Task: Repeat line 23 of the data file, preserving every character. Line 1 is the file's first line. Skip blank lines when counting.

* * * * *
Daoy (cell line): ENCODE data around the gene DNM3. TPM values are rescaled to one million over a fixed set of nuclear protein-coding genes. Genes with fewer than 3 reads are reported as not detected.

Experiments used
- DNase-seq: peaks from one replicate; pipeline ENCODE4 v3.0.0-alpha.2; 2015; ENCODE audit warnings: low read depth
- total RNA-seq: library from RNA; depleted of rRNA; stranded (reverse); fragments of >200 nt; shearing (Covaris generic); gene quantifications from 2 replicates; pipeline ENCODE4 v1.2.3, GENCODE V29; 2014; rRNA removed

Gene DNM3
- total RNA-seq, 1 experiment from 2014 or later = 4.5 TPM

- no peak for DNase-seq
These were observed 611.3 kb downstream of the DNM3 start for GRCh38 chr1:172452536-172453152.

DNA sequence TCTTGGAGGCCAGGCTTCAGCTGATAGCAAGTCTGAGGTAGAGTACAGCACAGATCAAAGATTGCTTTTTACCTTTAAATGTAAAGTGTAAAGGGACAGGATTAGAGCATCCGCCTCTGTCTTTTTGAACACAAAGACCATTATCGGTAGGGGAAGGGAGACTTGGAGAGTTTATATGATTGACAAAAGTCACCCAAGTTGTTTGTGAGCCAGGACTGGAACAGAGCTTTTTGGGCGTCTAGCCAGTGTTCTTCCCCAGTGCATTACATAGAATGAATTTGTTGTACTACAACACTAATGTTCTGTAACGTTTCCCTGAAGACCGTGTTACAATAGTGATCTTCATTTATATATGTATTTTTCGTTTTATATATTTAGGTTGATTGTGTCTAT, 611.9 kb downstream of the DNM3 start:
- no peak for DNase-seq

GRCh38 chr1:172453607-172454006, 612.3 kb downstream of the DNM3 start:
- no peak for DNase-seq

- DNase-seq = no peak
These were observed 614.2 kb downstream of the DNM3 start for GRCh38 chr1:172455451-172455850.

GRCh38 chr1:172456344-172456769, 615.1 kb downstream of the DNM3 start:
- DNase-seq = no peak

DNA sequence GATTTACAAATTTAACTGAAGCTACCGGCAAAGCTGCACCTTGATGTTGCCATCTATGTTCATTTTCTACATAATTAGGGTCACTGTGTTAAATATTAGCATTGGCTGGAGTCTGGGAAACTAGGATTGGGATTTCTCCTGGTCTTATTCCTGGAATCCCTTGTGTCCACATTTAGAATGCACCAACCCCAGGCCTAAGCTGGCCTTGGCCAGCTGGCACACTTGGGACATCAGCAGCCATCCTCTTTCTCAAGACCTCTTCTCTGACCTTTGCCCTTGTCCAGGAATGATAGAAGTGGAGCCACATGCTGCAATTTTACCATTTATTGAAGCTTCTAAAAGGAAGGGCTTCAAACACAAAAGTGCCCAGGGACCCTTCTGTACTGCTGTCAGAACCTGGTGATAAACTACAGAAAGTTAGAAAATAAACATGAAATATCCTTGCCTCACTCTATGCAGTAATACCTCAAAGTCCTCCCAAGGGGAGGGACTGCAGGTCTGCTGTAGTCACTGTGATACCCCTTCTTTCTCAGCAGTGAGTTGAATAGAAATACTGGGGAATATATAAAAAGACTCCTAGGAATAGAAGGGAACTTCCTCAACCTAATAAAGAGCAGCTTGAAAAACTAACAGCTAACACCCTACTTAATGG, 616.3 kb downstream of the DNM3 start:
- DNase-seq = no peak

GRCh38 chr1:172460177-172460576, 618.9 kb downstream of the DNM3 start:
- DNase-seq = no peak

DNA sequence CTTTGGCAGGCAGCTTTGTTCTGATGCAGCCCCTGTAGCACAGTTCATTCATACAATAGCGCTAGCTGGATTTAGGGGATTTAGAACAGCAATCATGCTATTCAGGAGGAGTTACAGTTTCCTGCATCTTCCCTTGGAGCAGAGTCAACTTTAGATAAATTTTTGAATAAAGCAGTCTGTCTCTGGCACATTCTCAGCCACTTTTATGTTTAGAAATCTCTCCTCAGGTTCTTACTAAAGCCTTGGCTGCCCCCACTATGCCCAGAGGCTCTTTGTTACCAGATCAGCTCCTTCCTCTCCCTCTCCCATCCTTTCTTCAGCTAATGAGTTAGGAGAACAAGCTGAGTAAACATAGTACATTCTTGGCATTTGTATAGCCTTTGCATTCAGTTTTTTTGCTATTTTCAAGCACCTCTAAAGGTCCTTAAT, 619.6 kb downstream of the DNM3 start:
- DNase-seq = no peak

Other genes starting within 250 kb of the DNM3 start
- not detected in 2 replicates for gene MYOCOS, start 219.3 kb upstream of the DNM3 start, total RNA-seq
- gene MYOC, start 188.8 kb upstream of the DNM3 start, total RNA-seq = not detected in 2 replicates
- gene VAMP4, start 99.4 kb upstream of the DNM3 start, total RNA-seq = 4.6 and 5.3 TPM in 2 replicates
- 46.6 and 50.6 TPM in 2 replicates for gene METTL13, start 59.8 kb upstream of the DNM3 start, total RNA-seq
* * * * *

Other genes starting within 250 kb of the DNM3 start